“But I only have that dream when I’m in the tenement. Never outside.”

She smiled, “Do you want my opinion?” He wasn’t sure if he wanted to trust her, but he nodded anyway. “You’re still trapped in there. You’ve never lived comfortably, you’re always thinking of making it to the next day. But what about in a year? In ten?”

“I won’t be alive by then.” He smiled.

“You could.” She stated, “You’re stuck in the same mindset you’ve always been in. Since I met you.”

He looked at her, “And what gives you the basis to say that?  You were just as stuck as I was. No, you were worse.” He lifted his sleeve. Three black scars ran along his arm, “You did this to me to try to scare me. You burned down houses. You stole and you murdered.”

“That’s not true!” She yelled. Her hands shivered as she caught her breath.

“That’s the girl I remember.” He stood up and touched his hat, “Goodbye.” He began to walk away.

“Wait!” She called, “Please. I need you.” He looked back for a second. The girl who was so feared, so powerful, was begging for him.

“Convince me.” He stated.

She ran her fingers through her dress as she tried to organize her thoughts. “I never killed anyone. Not on purpose. You know what my mentality was? Why I was stuck in my own little loop? All I wanted was to get out of there. I didn’t care who I had to hurt or how I had to do it. I wanted a house and a husband and a family.

“After that fire I set, when that family died, I realized that hurting people was just burying me deeper into the ground. For a man, there’s only one way out and it’s through hard work and a lot of luck. For a woman, there’s another way out. Getting married to a wealthy man. So that’s what I did and that is what changed me.

“He made me submissive. He made me say ‘yes’ to everything he said. Cooking, cleaning, sex, I said ‘yes’ because I was so afraid that if I said ‘no’ he’d leave me and I’d fall right back into the hole I worked hard to get out of. Perhaps he wouldn’t have left me, but I didn’t want to test it. He was probably a good man but I only ever saw him as a master and I think he only saw me as a servant.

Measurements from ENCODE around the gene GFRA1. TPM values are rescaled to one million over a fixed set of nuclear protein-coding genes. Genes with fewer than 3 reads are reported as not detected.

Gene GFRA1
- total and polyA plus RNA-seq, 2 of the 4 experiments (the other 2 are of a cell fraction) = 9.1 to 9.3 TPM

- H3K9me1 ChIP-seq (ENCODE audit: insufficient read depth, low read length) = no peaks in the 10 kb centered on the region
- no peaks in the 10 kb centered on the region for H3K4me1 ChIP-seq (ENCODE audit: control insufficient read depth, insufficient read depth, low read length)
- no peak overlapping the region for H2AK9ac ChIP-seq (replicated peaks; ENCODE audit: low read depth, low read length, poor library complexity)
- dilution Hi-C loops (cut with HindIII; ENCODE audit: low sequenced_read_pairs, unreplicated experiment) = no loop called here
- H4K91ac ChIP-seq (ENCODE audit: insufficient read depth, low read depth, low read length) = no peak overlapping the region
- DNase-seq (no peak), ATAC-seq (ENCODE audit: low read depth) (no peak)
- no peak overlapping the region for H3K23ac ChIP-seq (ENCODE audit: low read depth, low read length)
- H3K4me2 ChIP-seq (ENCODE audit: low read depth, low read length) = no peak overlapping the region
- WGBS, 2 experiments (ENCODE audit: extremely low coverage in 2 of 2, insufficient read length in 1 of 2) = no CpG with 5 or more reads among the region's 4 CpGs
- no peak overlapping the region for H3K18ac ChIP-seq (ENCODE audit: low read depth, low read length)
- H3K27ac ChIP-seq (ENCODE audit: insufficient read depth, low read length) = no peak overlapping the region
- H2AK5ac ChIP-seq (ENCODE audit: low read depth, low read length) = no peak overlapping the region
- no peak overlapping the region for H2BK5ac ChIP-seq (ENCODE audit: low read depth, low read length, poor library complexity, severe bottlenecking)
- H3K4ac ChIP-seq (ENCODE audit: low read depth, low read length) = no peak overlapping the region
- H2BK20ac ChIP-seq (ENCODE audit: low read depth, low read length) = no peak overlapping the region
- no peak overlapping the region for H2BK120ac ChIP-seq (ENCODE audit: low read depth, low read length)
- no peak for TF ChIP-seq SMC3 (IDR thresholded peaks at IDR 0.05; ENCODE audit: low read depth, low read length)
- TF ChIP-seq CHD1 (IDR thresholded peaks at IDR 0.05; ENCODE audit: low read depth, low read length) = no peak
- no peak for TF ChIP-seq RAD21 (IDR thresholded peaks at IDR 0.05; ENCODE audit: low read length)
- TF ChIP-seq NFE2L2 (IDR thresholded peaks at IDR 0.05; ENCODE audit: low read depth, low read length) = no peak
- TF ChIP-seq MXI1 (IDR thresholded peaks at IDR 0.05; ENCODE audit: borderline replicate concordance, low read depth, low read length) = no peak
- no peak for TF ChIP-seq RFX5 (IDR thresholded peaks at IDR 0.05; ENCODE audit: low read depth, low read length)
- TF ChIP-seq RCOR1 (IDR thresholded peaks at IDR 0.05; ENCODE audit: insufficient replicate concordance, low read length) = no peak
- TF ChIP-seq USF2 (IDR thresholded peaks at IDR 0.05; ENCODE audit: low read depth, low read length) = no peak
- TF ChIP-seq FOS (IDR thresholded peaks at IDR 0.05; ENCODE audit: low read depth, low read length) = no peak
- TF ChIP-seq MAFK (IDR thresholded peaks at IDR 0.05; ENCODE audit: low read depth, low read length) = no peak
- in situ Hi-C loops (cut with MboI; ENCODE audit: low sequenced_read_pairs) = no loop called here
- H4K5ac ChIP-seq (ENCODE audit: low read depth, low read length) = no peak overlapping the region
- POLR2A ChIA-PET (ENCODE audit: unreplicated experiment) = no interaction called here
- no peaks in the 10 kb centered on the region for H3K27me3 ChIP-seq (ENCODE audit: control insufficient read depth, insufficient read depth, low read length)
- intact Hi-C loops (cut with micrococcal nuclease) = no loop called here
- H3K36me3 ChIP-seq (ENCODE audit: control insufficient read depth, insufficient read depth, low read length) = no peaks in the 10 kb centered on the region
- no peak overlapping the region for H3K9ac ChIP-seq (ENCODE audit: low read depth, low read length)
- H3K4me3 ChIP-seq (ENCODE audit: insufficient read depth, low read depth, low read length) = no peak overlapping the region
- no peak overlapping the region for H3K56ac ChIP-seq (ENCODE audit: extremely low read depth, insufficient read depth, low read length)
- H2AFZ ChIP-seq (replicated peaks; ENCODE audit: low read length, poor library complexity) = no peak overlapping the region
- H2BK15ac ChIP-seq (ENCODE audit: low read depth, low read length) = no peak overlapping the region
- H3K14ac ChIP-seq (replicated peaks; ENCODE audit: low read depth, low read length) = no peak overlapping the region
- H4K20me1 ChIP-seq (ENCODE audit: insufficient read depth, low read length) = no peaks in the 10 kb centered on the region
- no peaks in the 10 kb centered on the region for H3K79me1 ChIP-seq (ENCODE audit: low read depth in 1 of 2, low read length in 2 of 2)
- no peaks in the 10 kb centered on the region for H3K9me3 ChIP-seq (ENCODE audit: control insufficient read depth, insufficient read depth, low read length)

“But when I got pregnant, everything changed. I don’t care if I fall into the same patterns again. I don’t care what happens to me. All I want is for this little girl to get the chances I never had. I finally have something to live for.”

He listened in silence as he looked down, “So that’s why you’re like this now.”

She nodded, “I have a job as a waitress but it’s not enough to pay the bills.” She looked up, “Move in with me.”


“It will do you good to try a different lifestyle. It could help you sleep at night again.” She argued.

“You’re serious?” He said, “No.”

“Please.” She begged, “Just try it one night. Just for tonight. I promise it’ll do you good.”

He thought about it for a moment. He thought it would be nice to sleep in a place where he wouldn’t be crammed all night. “Alright.” He replied, “Just for tonight.” Marion smiled. She grabbed his hand and led him through the broken down streets, into the light of new ones.